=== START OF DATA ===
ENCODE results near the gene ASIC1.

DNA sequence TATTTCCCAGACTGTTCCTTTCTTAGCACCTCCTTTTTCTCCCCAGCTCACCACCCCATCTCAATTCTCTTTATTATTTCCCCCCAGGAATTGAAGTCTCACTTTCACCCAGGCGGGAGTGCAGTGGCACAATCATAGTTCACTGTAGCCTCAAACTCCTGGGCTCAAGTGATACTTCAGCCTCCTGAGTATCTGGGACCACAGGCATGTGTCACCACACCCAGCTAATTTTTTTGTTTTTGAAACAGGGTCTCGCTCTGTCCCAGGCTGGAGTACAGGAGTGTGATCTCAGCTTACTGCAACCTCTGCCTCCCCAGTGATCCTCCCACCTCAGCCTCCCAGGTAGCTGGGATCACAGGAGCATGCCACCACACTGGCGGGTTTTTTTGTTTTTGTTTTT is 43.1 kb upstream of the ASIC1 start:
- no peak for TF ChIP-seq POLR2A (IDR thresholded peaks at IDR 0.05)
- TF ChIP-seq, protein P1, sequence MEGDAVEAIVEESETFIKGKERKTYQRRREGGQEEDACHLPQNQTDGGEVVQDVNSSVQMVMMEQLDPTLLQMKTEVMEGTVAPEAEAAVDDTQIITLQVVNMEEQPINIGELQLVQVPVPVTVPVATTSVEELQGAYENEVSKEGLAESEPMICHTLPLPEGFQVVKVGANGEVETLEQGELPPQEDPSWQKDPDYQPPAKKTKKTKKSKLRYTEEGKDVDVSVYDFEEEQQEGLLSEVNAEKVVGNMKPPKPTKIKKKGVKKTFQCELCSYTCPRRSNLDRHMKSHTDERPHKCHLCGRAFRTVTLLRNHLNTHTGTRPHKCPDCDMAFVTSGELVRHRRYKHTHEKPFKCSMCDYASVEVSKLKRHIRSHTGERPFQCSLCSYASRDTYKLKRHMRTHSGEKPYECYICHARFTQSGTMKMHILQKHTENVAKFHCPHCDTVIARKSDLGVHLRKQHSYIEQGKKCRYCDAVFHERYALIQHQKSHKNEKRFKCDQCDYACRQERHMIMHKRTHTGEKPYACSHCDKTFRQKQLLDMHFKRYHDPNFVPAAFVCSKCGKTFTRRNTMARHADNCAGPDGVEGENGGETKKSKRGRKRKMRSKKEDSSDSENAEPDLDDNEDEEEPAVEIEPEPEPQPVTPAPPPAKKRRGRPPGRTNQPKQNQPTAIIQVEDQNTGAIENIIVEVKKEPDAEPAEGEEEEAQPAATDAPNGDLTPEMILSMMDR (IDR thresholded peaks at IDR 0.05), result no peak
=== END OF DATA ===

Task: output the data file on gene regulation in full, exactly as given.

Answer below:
ENCODE results near the gene ASIC1.

DNA sequence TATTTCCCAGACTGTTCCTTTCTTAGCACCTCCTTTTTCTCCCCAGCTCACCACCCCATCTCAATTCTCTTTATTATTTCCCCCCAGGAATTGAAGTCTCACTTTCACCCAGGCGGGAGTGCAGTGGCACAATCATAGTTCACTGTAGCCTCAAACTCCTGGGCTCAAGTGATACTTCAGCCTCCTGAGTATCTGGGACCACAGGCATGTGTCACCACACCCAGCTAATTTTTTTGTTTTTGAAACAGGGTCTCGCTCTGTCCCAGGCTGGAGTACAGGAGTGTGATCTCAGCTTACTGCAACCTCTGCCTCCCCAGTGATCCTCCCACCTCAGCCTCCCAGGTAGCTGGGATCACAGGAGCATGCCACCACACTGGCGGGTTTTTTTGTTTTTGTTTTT is 43.1 kb upstream of the ASIC1 start:
- no peak for TF ChIP-seq POLR2A (IDR thresholded peaks at IDR 0.05)
- TF ChIP-seq, protein P1, sequence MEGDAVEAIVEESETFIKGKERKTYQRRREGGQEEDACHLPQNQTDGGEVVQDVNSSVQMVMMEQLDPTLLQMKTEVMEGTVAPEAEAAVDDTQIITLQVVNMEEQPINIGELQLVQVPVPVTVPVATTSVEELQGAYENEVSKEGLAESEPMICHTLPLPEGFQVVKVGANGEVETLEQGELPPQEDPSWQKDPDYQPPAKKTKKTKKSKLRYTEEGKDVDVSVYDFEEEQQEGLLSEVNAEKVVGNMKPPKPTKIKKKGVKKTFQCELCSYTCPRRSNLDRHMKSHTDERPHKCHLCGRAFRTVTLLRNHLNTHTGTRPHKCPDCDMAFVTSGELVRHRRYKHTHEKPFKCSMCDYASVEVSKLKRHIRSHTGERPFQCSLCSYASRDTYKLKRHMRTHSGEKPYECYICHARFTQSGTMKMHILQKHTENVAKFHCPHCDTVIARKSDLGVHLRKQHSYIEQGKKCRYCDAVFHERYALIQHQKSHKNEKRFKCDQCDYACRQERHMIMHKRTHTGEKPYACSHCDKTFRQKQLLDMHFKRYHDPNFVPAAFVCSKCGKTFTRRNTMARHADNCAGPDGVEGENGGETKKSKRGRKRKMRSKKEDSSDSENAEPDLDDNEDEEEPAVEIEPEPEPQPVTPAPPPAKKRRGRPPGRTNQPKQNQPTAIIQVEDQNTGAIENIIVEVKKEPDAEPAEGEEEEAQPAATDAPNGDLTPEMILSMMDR (IDR thresholded peaks at IDR 0.05), result no peak